From the Inside Out

You’re almost a year old now, and if I was being honest, I would have to admit that spiritually my life has been less than impressive for many months.  As I consider what is going on in my heart, I can’t help but conclude that the Lord is trying to teach me the same key lesson that He has been trying to get into my head for many years.  Since I have been a Christian, I have had a desire to serve the Lord in whatever way He would want.  That desire has led me to where I am today, but somehow I continue to realize that this desire is not enough.  Something is still majorly wrong…

So how do I summarize the problem?  I am the problem.  The things that I am doing for the Lord are fine and good, but He has far greater priorities than having me accomplish lots of external things for Him.  He is very interested in changing the kind of person that I am.  I want to share this with you because I think this is very important for all of God’s people to realize.  We need to understand what God wants to do in our lives or we will have wrong expectations and even fight against Him. 

As you read the Old Testament, you should quickly get the impression that there is something majorly wrong with humanity.  He is hateful, angry, revengeful, jealous, proud, etc., and on top of it all He hates the idea of submitting to the Word of God if it means he can’t pursue his own desires.  When God enters into a relationship with the people of Israel, He gives them His Word so that they can enjoy that relationship and a life of blessing.  The Old Testament is a tragic story that exposes the fact that God’s Law was able to define what the people should do, but it couldn’t overcome the corruption inside them.  The Old Testament ends with the anticipation of a future day when God would provide for this problem and do an internal work that would transform His people into the kind that He desires (Jer. 31:33, etc.).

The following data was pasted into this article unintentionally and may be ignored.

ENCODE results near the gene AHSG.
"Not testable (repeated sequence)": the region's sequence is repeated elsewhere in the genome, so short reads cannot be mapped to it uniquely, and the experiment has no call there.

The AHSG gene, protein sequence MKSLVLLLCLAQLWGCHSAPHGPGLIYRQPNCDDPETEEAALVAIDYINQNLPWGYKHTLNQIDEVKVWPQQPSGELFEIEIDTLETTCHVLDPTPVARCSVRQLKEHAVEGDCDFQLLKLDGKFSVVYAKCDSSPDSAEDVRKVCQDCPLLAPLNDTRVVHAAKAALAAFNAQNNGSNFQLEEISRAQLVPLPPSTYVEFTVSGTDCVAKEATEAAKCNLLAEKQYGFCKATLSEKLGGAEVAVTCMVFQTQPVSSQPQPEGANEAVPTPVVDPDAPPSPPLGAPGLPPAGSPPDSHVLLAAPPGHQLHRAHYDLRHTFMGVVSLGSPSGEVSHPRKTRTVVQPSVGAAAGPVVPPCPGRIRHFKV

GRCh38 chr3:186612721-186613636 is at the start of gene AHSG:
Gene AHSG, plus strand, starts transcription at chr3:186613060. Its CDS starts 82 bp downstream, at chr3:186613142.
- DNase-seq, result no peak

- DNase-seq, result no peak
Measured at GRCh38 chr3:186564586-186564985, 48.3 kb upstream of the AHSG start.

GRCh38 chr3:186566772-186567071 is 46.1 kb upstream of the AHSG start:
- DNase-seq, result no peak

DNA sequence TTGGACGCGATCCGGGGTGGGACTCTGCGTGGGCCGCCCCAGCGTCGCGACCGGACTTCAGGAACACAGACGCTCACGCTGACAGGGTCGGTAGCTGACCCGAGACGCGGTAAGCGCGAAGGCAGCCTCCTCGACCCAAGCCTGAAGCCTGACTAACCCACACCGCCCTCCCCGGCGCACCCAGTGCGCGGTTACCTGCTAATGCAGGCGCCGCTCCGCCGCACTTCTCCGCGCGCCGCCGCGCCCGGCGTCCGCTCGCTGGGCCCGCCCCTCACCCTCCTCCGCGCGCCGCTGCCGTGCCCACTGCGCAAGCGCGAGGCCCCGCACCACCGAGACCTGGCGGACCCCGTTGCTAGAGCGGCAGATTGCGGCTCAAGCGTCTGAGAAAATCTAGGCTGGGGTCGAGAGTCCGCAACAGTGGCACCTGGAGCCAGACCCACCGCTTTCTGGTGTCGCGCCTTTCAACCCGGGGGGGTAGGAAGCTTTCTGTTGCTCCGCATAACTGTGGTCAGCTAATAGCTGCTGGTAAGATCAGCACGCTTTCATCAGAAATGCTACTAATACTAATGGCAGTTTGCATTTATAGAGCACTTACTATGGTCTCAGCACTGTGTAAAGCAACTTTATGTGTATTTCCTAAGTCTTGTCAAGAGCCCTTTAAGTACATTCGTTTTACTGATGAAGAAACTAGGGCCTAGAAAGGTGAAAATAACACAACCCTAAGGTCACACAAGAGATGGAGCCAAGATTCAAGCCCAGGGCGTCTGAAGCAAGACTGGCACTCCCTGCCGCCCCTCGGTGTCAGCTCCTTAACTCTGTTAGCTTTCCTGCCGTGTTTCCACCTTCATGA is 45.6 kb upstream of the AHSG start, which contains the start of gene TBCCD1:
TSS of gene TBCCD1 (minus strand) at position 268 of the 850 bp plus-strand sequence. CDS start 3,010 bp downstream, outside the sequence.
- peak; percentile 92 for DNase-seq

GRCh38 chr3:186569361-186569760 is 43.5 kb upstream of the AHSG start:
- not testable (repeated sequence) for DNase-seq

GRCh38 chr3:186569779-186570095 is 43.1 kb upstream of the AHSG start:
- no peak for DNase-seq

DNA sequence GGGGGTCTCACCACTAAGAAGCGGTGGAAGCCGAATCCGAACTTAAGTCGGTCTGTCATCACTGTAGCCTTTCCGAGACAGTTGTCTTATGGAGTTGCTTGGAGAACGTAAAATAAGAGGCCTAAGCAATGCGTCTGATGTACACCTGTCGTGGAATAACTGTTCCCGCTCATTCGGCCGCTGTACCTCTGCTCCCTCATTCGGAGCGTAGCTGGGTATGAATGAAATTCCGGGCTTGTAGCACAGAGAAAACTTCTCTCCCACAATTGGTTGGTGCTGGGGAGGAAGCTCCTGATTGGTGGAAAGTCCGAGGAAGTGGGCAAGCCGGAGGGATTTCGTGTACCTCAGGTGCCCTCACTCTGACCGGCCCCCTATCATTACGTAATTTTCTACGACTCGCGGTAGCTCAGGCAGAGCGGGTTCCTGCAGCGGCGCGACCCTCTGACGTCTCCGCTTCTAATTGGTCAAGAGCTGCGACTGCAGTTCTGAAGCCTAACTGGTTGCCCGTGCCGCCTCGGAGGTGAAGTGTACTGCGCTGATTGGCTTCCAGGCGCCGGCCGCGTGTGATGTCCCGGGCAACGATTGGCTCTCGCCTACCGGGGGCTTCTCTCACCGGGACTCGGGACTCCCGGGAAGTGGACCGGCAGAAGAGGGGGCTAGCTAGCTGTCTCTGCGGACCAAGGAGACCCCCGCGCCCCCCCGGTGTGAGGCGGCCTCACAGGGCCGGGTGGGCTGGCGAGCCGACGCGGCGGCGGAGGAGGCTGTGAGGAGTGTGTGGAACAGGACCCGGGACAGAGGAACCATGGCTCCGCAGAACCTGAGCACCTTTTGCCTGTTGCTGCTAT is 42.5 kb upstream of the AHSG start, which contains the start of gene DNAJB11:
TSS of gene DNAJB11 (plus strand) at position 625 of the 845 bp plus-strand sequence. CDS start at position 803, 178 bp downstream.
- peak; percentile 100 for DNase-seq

The New Testament puts the primary emphasis on the need for this internal transformation in our lives.  This helps us understand what Paul means when he says at one point “as to the righteousness which is in the Law- found blameless” (Phil. 3:6) but at another “but sin, taking opportunity through the commandment, produced in me coveting of every kind” (Rom. 7:8).  In other words, there was a time when Paul looked at his religious life from a purely external perspective and concluded that he was righteous and blameless, but there was also a time when he realized that the same Law exposed what was truly going on in his heart.  He may have done incredible religious works, but his heart was filled with an unbelievable want for the things that belonged to others.  Regardless of what we are doing on the outside, God is not pleased until there is a transformation of the inside or a change in our character.  This also helps us to understand why Paul says, “without love I am nothing” (1 Cor. 13) and “the fruit of the Spirit is love, joy, peace, patience, kindness, goodness, faithfulness, gentleness, self-control; against such things there is no law” (Gal. 5:22-23).  Notice that these characteristics start on the inside and are lived out in our relationships with others.  Paul recognized the need for his heart to be filled with love for others instead of coveting their possessions.  A true view of what was inside led Paul to conclude that it was time to put the pride aside and conclude that he was a “wretched man” in this “body of death” (Rom. 7:24).